(Class question) The serpent in the wilderness was erected on the pole for everyone to see, but only those who looked at it were healed of a snakebite. That’s another picture of this same thing. Everywhere in Scripture there is the implication that reconciliation must be received.
There is another theological issue that arises at this point, and that is hotly debated today, and that is, in what way do you have to see Jesus in order to be saved? There is a quarrel going on currently over what is called “Lordship salvation”. Do you see Jesus as your Savior and are saved, or do you see him as Lord to be saved? I was taught at Dallas Seminary that you can receive Jesus as your Savior and that later on you learn about his Lordship, but your regeneration is effected by receiving him as Savior.John MacArthur is now contesting that hotly, saying no, we must see and receive him as Lord in order to be regenerated.
I have to say I consider this sort of a tempest in a teapot. I think both sides are right. I don’t believe you have to know everything in the Bible that is implied in the Lordship of Jesus in order to be saved. But we have to see that God has made Jesus Lord. He is the Master of the universe, the Judge of all things, God’s man for redemption, the way to God. You must see that, otherwise there will not be content to your belief in him. You can’t come to him as though receiving an insurance policy against going to hell, then go on living exactly as you were. Regeneration changes you inside. This is the clear teaching of Scripture. It changes your outlook and your attitude. It is opposed inside you by the habits of your past life, and you struggle against it, often failing, but there is something in the regenerated person that cannot quit.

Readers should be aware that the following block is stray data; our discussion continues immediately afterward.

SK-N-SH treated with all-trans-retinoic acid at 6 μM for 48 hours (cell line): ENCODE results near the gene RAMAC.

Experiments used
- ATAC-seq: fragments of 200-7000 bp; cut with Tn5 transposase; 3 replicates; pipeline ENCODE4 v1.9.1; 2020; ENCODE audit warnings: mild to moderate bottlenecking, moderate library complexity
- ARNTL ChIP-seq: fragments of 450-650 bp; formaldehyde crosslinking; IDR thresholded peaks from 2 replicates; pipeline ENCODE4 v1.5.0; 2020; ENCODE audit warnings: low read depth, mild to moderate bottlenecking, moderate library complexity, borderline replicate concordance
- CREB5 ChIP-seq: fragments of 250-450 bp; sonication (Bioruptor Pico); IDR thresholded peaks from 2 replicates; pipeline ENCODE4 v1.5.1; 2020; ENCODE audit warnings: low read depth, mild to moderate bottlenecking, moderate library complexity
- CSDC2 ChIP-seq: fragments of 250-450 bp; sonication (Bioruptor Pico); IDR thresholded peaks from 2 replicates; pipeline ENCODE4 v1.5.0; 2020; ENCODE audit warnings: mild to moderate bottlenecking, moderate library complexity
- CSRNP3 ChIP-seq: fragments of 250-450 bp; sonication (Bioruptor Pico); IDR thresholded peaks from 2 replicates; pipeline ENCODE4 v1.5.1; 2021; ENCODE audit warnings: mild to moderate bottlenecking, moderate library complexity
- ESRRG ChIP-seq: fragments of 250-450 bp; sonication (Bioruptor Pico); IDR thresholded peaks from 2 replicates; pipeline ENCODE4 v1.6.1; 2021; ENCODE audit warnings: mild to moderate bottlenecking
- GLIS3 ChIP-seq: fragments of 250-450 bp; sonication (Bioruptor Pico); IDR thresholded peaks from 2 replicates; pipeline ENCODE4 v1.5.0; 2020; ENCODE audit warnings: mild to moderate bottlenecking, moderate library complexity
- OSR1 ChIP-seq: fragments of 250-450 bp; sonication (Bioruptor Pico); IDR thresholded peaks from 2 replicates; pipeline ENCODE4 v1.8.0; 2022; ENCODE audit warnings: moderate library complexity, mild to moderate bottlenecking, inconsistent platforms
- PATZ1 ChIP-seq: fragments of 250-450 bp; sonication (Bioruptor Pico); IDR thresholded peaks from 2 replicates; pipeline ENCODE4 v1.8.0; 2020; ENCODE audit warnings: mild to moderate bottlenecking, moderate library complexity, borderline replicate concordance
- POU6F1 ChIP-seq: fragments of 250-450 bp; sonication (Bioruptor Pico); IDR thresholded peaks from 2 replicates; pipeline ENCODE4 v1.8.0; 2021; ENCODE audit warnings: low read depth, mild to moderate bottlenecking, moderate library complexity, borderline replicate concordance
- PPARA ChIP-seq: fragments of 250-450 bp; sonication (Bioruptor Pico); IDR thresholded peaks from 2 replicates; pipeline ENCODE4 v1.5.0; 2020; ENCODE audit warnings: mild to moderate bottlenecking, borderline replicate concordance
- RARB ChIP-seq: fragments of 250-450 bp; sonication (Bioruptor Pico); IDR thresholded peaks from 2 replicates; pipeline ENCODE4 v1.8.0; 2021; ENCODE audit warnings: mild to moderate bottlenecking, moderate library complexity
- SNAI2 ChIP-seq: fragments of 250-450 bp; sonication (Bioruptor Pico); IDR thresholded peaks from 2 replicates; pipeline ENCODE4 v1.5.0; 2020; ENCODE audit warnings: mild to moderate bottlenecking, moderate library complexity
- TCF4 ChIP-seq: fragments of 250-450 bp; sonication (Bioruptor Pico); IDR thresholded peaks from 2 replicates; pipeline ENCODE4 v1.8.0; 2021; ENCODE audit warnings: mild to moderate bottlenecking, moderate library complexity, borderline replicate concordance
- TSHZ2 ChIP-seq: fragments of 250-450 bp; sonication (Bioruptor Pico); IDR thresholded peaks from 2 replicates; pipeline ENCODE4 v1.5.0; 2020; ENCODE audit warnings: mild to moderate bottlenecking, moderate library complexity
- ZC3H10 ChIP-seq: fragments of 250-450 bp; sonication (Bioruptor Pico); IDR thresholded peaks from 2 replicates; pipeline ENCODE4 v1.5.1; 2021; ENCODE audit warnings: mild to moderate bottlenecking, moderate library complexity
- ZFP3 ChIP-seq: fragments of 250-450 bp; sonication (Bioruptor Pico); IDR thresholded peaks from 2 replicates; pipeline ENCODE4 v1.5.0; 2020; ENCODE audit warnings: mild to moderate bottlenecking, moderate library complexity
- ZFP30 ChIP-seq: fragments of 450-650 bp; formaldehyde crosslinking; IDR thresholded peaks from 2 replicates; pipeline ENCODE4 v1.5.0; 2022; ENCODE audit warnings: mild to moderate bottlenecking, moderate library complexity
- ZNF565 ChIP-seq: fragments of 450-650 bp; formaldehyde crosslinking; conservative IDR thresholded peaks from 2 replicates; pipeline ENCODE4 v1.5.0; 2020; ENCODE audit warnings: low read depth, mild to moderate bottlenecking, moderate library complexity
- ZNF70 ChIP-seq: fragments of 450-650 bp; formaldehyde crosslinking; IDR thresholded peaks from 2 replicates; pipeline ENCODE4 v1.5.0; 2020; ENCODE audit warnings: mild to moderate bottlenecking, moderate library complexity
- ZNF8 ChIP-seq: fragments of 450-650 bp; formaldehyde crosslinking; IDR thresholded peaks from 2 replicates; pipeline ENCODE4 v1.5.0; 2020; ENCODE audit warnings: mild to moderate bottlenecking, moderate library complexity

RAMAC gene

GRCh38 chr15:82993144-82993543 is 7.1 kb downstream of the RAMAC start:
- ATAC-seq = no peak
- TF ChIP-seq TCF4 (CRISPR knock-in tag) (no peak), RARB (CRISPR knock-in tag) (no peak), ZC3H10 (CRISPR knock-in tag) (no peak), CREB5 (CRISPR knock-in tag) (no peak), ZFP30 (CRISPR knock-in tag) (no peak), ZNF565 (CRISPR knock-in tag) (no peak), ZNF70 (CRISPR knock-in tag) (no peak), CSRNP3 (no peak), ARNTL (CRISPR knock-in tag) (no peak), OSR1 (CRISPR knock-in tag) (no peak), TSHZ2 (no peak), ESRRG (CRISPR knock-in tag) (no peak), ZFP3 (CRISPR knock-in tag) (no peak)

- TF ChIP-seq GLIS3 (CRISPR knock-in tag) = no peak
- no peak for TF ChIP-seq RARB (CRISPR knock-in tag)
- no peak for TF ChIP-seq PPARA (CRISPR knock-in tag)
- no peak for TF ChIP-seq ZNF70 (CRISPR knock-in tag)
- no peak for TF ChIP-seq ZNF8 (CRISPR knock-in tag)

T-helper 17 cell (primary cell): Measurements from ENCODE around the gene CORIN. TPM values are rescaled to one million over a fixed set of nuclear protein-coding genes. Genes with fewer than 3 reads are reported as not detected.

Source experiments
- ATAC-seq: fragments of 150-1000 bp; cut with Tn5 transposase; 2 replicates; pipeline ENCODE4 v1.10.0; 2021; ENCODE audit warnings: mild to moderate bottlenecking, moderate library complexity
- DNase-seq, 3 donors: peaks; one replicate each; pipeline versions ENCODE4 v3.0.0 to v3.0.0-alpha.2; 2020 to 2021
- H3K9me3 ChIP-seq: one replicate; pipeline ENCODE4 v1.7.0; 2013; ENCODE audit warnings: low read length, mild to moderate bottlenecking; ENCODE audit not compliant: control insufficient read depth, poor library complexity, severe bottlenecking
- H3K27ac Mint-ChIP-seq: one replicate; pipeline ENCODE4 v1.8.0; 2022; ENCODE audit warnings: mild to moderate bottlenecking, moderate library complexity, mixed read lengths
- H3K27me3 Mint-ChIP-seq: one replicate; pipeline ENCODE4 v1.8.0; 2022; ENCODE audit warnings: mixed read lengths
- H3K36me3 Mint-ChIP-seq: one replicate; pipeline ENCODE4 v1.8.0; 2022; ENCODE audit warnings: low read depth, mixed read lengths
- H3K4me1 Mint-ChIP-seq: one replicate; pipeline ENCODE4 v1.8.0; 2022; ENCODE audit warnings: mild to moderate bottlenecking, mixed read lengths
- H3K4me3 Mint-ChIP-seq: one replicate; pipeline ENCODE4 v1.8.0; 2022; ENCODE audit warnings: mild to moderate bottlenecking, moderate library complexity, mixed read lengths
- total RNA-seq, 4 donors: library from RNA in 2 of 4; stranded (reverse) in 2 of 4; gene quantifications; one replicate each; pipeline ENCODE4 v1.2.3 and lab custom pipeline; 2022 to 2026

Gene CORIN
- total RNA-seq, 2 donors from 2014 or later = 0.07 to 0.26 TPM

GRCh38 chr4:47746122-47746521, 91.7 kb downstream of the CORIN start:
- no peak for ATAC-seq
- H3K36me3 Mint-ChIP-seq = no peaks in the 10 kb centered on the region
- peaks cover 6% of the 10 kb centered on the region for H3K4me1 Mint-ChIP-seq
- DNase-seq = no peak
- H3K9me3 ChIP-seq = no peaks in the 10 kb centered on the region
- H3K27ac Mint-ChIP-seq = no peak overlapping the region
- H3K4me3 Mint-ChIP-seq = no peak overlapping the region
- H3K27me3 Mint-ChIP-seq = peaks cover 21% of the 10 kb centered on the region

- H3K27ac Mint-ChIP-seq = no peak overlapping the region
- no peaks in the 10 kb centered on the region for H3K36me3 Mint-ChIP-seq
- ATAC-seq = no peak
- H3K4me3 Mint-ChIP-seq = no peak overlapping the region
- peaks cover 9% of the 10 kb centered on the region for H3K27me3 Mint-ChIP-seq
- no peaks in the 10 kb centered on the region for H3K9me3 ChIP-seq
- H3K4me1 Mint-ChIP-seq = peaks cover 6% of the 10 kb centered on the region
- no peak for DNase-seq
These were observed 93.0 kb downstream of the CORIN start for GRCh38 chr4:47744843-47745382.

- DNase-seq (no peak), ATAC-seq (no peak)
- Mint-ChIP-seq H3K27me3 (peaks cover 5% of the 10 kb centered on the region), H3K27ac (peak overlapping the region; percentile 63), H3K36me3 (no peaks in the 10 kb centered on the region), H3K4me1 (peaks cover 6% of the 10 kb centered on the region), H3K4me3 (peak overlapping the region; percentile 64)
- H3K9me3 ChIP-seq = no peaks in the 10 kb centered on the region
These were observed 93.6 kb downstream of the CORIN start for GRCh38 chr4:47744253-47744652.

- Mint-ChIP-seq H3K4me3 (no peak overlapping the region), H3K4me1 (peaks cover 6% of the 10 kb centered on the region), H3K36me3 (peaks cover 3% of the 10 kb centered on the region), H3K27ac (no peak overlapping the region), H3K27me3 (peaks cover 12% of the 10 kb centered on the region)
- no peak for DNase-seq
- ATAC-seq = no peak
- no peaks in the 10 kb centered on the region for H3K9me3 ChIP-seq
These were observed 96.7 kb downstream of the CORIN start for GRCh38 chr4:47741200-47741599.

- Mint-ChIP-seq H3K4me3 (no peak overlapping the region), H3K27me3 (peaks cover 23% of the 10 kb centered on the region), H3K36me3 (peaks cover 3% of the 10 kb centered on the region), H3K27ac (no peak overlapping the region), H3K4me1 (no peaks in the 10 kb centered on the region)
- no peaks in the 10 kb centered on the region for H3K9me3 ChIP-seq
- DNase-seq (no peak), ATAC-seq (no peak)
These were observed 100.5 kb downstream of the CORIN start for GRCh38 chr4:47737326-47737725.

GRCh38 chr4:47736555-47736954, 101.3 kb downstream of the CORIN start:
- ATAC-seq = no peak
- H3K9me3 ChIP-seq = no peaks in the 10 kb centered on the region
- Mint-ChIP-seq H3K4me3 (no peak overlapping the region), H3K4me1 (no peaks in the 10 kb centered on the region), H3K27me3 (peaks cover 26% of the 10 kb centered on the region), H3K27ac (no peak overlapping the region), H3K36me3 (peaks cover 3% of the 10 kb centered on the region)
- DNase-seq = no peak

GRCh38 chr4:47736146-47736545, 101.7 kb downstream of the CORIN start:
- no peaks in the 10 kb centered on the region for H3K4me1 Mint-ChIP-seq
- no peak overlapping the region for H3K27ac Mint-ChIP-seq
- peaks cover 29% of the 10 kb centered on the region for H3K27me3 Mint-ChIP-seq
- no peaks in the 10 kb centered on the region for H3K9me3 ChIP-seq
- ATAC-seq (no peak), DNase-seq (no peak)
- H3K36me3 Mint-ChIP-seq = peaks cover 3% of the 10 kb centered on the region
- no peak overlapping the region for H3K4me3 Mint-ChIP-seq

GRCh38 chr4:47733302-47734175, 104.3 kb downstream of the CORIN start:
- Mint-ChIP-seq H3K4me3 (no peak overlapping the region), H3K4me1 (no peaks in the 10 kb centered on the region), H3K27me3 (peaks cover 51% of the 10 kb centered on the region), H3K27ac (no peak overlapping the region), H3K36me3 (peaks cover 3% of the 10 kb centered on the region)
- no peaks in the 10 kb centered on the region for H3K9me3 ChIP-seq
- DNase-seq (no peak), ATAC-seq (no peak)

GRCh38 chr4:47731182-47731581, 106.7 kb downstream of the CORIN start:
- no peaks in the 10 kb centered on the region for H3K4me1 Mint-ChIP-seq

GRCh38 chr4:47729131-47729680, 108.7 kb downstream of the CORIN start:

I remember once receiving a phone call from a young man who had come to Christ a few weeks previously, and he had been struggling greatly. He called me about eleven o’clock at night and said, “Hey, I just want to tell you, I’m going to quit being a Christian. I just can’t make it, can’t handle it.” I said, “Well, I understand that. I think that’s a good idea. Why don’t you just quit? There was a full minute of silence, and finally he said, “No, I can’t do that.” I said “Yes, I know that.” He couldn’t, and he didn’t. There’s a feeling that you want to, which is understandable. We all get to that point, but there is something in the believer that will keep bringing him back. He may struggle at great length, go off for a while and fight it for a long time, but there is something that keeps telling him “you belong to God.” He knows it but won’t admit it. Others can see it and think he’s backslidden or lost his salvation, or whatever, but sooner or later he will get back, because that which is born of God cannot sin, he is indwelt by the Holy Spirit, and he will eventually turn to God.